Featured Story

Volume 24, Number 9: September 2023

Turning Windows into Doors: How online teaching provoked my advocacy

By Victoria Hewitt
IAHPC Board Member & UK Focal Point

Almost 11 years ago, I joined the faculty of Newcastle University, one of the UK's top universities, to teach pain management within the MSc Palliative Care program, taking over a few years later as curriculum director. This course and two oncology “sister” programs, which I also lead, have been exclusively online for 20 years and, as a result, we've had the honor of health care professionals joining us from all over the world.

We learn together

My vision is a learning experience that is meaningful and valuable for every student, whatever their professional background, clinical experiences, and service model in which they operate. To achieve this, we created a virtual community of practice, where we come together with a common purpose: learning what facilitates the provision of patient-centered, evidence-based, cost-effective, and equitable palliative care. We learn together, as peers, by sharing our stories and experiences and by offering solutions to problems encountered in our day-to-day work. I merely offer a guiding hand and set of objectives.

A familiar, but different, viewpoint

My eyes were opened by the students' stories I read in the learning activities I created, as if looking through new windows and seeing a familiar view from a different perspective. Through my students, I have had the privilege of seeing the real world of palliative care: from homes, clinics, and hospital wards, to board meetings and ministries.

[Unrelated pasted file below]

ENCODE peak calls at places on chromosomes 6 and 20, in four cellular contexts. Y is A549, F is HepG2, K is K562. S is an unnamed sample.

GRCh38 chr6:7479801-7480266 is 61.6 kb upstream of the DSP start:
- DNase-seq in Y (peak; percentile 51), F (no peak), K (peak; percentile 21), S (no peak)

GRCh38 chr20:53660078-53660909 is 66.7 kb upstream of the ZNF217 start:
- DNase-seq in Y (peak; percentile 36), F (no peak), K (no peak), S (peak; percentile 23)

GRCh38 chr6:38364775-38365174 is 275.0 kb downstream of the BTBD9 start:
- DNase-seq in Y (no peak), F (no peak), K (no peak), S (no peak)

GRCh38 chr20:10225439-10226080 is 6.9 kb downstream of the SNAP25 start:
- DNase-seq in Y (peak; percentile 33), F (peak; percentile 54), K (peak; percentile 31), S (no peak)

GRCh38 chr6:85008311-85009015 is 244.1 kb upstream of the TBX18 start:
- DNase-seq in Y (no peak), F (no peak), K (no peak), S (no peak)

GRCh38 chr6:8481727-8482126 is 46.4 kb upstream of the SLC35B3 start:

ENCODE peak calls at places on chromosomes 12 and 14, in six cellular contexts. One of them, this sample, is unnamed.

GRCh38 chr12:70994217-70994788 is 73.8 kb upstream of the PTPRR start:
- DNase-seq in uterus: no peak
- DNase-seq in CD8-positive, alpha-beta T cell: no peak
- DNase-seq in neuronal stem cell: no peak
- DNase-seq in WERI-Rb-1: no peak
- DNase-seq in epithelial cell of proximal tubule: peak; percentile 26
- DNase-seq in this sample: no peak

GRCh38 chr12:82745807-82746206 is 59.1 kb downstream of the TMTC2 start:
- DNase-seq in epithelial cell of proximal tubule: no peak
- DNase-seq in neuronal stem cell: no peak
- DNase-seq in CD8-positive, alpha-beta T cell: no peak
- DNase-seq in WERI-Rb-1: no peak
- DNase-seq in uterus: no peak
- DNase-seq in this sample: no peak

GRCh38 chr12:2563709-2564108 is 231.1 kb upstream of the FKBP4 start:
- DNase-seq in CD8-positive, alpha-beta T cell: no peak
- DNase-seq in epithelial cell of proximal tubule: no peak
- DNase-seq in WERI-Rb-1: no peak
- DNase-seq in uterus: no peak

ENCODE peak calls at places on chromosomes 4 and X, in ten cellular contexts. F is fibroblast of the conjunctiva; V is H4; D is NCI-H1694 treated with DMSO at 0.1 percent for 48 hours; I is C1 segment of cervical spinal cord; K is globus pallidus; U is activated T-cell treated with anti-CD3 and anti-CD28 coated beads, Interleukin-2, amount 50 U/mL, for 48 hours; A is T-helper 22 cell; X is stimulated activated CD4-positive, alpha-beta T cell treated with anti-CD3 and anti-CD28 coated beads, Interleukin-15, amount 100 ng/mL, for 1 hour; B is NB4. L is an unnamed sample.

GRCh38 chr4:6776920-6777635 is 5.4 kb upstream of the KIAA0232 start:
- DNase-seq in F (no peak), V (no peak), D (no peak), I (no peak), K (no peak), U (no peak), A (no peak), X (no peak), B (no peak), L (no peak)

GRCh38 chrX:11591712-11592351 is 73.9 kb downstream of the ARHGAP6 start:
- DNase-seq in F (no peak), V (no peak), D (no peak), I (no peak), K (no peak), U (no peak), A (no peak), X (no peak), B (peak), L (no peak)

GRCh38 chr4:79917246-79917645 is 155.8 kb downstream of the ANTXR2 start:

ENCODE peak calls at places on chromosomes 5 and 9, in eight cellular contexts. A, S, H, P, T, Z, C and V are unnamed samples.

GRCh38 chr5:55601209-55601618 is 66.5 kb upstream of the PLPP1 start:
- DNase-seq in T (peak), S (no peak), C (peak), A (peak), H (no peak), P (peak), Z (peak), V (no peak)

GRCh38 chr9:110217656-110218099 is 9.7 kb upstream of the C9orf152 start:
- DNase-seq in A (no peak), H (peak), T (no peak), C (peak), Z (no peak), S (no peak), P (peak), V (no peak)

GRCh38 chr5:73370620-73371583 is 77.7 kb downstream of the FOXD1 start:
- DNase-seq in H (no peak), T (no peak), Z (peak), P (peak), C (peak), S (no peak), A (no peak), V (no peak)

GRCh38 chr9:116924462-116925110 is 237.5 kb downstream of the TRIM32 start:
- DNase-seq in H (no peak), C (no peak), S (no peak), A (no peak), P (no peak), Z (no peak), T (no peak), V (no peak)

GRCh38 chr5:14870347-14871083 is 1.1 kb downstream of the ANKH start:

My knowledge of virtual reality in palliative care has expanded, as has my understanding of treating pain without access to morphine. I know about barriers to palliative care in conflict zones, COVID wards, and cancer clinics. I experience vicariously the frustration and disappointment of clinicians who wish only to alleviate suffering and the joy of finding a novel solution with a fellow student from the other side of the globe.

Knowledge can only go so far

We are privileged in the UK that palliative care is well integrated into our health systems. Many of my students come from places where palliative care is simply unavailable to most patients. I soon realized that while the Internet is a great tool to connect people, the impact of teaching pain management and symptom control is of little use if the medicines and workforce are not there.

Passion needs empowerment

Passion to make things better is always present in our shared and virtual learning spaces, whatever the time zone, but I know that teaching alone is not enough. I have to empower my students to be agents of change in their own corners of the world, and to do that I must be an advocate myself. In this regard, I am learning from the best at IAHPC through our advocacy course and by representing palliative care at high-level events, such as the recent World Health Assembly. My new mission is to translate this to my teaching.

I have learned so much about the world and about myself through the many windows my students have offered me. Learning advocacy skills through IAHPC has turned these windows into doors to a better future where palliative care is available for everyone. My purpose is to hold these doors open for others.

Read Victoria Hewitt's bio.

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